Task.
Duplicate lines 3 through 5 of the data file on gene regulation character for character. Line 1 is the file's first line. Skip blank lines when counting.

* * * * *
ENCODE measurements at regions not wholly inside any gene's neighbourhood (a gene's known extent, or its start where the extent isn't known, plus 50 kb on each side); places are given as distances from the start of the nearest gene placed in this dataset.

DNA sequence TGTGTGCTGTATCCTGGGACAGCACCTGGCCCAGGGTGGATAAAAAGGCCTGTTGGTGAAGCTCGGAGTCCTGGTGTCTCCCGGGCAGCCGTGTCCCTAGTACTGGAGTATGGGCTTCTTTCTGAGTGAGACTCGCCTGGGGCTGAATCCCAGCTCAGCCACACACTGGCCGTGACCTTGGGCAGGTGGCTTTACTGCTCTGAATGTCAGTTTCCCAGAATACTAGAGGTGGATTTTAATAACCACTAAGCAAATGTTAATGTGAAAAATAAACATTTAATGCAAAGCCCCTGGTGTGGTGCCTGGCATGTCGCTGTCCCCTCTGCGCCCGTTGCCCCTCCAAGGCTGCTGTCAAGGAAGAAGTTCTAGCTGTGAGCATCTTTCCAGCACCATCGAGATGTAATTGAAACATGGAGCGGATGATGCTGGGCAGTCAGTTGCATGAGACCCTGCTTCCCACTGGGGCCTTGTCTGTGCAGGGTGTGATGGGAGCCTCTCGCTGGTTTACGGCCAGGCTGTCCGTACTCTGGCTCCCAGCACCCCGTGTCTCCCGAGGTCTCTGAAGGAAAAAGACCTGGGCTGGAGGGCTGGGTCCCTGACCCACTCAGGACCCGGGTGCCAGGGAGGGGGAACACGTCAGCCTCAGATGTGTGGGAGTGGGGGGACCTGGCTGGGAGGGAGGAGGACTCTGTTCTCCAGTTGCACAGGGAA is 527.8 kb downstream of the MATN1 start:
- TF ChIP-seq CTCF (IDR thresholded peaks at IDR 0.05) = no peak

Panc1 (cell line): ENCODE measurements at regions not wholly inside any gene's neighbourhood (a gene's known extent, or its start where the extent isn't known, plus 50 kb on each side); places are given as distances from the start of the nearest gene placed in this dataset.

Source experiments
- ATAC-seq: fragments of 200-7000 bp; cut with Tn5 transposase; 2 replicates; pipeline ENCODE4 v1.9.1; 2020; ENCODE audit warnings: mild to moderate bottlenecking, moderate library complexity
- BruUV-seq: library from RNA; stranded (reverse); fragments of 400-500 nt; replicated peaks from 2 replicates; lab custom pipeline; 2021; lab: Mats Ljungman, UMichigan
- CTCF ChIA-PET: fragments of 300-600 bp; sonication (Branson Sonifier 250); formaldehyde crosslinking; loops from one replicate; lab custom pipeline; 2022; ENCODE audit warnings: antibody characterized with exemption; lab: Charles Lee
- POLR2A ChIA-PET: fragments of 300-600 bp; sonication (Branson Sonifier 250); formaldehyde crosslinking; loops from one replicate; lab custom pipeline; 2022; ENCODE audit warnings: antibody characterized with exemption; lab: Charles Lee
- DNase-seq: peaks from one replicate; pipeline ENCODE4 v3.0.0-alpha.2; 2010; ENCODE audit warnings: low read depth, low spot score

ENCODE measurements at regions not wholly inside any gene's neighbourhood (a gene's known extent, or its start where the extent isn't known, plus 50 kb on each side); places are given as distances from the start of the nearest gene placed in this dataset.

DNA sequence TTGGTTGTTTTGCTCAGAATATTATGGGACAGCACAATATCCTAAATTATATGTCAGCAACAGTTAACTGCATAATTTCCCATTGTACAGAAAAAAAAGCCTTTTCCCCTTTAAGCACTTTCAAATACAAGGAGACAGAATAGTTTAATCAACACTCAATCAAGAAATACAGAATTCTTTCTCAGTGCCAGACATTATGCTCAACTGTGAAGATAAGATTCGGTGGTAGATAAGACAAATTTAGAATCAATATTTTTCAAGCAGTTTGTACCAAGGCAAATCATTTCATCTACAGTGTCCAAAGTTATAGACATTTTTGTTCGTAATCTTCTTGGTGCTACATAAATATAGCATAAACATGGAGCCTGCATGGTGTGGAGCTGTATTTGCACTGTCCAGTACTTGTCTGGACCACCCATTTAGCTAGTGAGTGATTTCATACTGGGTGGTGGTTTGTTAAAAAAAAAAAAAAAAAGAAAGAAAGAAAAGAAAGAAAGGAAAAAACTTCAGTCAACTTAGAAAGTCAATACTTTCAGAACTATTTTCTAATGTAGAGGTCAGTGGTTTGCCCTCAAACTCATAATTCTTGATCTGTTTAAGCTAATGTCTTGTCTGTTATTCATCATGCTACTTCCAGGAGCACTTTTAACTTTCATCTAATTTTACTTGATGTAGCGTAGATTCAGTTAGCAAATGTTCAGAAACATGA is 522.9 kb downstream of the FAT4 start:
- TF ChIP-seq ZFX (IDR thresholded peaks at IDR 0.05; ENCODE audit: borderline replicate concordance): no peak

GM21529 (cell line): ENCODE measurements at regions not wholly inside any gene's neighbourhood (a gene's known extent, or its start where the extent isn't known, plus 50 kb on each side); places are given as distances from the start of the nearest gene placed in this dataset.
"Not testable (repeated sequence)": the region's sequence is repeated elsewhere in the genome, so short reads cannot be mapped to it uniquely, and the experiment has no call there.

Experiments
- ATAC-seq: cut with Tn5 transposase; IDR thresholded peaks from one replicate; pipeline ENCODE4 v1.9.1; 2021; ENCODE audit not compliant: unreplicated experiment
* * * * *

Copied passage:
- TF ChIP-seq CTCF (IDR thresholded peaks at IDR 0.05) = no peak

Panc1 (cell line): ENCODE measurements at regions not wholly inside any gene's neighbourhood (a gene's known extent, or its start where the extent isn't known, plus 50 kb on each side); places are given as distances from the start of the nearest gene placed in this dataset.

Source experiments